The motto of Hathaway Brown, Ohio’s oldest and most prestigious college preparatory girls’ school, is “We learn not for school but for life.” Nowhere is that motto more closely observed than in the school’s innovative Student Research Program.
At Hathaway Brown research is a hands-on experience. Patricia Hunt, director of the Student Research Program and a former scientific researcher, had noted a shortage of women in the physical sciences and engineering and started the program in 1998 to involve more young women in these disciplines. Since then Hunt has crafted an impressive program that immerses students in cutting-edge scientific and medical research at some of the Cleveland area’s top-flight institutions.
The key to the program’s success, says Hunt, is appropriate placement of students. When ninth-graders sign up for the research seminar, they spend much of their time exploring individual interests. Hunt begins with simple questions like “What are you interested in?” and “What do you daydream about?” Then she helps students identify a problem and cultivate a working relationship with researchers trying to solve a similar problem. Currently, Hathaway Brown students are teamed with professionals at NASA’s Glenn Research Center, University Hospitals of Cleveland, Case Western Reserve University, the Cleveland Clinic Foundation, and the Cleveland Museums of Art and History.
Once Hunt is sure about a student’s placement, which usually takes several months, she sits down with her and the supervising researcher and constructs a plan. Hunt’s goal is to engage the student in four years of primary research as a member of the larger research team. The student might spend her first year learning laboratory techniques, then move on to larger tasks, such as a piece of original research that fits into her mentor’s project. Students usually work in the lab with their research teams one afternoon a week during the school year and for longer periods, often full-time, during the summer.
Such projects place Hathaway Brown students on the cusp of scientific discovery. Several students are now researching cures for debilitating and life-threatening conditions such as heart disease, stroke, and multiple sclerosis; others are working with functional electronic stimulation, a marriage of medicine and engineering that holds promise for victims of paralysis; still others are tracking their experiments on the International Space Station and testing materials that resist erosion on spacecraft in lower orbits.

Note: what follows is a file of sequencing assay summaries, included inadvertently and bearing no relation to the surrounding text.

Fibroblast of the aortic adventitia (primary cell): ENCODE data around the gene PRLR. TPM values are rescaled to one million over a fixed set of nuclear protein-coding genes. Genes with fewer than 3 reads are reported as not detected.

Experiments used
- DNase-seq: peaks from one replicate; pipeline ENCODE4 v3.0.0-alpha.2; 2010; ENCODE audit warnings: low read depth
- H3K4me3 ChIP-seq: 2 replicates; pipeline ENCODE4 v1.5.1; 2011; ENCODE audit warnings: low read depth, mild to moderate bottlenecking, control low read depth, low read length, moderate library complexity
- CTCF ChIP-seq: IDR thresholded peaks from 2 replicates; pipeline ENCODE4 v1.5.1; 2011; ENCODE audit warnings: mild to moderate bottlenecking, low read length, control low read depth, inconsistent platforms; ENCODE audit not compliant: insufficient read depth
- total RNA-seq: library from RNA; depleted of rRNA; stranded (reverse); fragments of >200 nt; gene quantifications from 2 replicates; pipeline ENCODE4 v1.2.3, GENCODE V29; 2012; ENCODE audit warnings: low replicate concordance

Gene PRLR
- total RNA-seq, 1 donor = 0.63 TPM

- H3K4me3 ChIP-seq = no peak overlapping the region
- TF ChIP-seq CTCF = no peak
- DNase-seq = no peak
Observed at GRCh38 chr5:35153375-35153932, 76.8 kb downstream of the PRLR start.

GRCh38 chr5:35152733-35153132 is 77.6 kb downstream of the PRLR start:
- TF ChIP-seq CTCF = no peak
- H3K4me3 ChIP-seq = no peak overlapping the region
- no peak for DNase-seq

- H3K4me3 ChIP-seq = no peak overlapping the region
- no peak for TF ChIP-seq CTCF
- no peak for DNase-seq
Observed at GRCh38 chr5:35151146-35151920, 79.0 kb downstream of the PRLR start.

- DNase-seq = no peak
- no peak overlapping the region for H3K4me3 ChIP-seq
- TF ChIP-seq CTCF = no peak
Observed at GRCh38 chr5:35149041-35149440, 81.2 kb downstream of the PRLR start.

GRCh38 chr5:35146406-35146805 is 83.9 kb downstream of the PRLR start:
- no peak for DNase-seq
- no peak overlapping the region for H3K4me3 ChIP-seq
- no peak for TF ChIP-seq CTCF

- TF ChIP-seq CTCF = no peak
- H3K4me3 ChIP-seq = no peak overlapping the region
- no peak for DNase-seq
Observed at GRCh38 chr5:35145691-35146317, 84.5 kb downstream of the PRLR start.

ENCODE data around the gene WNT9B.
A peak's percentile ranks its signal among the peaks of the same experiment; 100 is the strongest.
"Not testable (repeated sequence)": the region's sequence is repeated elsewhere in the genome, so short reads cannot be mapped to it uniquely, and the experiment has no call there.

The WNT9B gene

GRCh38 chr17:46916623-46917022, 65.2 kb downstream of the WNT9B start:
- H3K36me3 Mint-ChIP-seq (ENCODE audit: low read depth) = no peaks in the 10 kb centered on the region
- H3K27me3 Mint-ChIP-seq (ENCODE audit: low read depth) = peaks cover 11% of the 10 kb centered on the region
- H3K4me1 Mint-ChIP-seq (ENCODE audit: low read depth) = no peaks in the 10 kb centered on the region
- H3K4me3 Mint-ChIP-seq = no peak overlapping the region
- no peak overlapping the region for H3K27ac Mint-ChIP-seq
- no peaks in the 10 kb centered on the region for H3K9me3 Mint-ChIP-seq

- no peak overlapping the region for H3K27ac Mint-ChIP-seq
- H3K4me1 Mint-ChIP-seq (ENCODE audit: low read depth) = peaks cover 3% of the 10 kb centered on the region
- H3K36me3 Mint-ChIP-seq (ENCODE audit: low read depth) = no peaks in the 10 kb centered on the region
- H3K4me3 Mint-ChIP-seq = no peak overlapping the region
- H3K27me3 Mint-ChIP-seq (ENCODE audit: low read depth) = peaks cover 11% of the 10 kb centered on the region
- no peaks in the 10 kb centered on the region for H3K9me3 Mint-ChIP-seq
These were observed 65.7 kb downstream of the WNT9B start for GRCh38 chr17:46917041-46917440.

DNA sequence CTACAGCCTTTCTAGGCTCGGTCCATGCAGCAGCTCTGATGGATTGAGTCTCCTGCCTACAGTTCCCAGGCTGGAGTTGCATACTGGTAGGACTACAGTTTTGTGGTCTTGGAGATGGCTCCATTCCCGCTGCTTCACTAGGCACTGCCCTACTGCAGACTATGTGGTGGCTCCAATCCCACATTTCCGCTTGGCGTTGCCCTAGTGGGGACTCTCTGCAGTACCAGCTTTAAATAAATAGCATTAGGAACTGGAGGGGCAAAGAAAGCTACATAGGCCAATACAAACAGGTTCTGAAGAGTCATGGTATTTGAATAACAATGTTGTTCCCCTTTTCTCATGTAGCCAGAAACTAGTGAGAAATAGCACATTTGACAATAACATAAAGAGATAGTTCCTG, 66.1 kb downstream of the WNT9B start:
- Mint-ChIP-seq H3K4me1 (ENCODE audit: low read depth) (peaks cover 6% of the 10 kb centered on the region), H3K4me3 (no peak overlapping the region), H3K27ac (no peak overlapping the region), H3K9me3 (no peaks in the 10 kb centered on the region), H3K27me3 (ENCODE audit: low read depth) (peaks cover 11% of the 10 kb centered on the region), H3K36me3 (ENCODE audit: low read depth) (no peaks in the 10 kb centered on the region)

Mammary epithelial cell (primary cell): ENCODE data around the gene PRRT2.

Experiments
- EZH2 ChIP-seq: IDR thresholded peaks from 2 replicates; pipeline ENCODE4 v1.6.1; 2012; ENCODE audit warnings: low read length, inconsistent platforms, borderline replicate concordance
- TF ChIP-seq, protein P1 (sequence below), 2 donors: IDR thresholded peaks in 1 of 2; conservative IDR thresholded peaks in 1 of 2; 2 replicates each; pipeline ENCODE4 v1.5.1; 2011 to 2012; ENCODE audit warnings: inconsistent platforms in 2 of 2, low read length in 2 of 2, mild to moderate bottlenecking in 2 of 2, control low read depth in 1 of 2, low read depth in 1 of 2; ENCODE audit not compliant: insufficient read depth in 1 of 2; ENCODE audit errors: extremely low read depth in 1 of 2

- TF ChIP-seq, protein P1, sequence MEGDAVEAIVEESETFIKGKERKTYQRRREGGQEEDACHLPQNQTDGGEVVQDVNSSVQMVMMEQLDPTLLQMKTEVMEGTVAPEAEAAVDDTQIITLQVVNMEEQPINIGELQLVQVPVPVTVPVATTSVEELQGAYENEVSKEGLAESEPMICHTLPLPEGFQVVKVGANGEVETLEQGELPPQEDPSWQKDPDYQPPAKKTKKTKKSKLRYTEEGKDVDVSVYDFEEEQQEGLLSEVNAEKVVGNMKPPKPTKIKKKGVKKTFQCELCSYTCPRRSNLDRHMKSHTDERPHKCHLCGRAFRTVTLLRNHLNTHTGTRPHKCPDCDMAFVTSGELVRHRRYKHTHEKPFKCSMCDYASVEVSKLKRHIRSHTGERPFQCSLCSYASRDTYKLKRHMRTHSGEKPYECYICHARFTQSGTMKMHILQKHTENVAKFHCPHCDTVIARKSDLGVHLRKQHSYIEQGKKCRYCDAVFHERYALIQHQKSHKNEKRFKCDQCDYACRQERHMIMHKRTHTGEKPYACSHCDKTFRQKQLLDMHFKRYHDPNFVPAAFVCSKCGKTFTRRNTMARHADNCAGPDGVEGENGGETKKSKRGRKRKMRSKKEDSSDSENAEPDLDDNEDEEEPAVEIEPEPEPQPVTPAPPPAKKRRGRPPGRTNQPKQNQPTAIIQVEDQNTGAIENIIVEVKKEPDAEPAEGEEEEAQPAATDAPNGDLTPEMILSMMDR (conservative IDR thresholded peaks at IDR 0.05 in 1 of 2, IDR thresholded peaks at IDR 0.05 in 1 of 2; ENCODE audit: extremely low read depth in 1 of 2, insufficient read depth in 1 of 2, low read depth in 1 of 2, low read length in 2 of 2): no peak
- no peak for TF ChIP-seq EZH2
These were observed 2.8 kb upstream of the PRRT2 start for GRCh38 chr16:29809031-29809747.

The payoff has been astounding: Hathaway Brown students have garnered more than 150 awards and hundreds of thousands of dollars in scholarships and prizes in just four years. The school has had one finalist and four semifinalists in the Intel Science Talent Search from 2000 to 2002. It is the only school in the nation to have had students named to the National Gallery of Young Inventors Hall of Fame for two consecutive years. (The gallery inducts only six students per year.) Three Hathaway Brown girls hold patents pending, and more than 35 are published authors and coauthors of professional articles.
An extension of the Student Research Program is the Outreach Student Research Program, which teams with the Cleveland Public Schools in offering the same research opportunities to minority girls in the system. Five students have benefited from the outreach program, and one of them is attending Harvard University in the fall of 2002. The goal of the outreach program, according to Hunt, is to “create models of excellence in the Cleveland Public Schools for others to look up to and emulate.”
Hunt would be delighted to see the Hathaway Brown research model implemented everywhere: “Contact your local school system, construct a plan, call a scientist, and make the pitch.”
Sarah Boone has an M.A. in teaching and certification in gifted education. She teaches at Meredith College.
The stories of several girls in the Student Research Program appear in Young Women of Achievement, by Frances A. Karnes and Kristen R. Stephens, Prometheus, 2002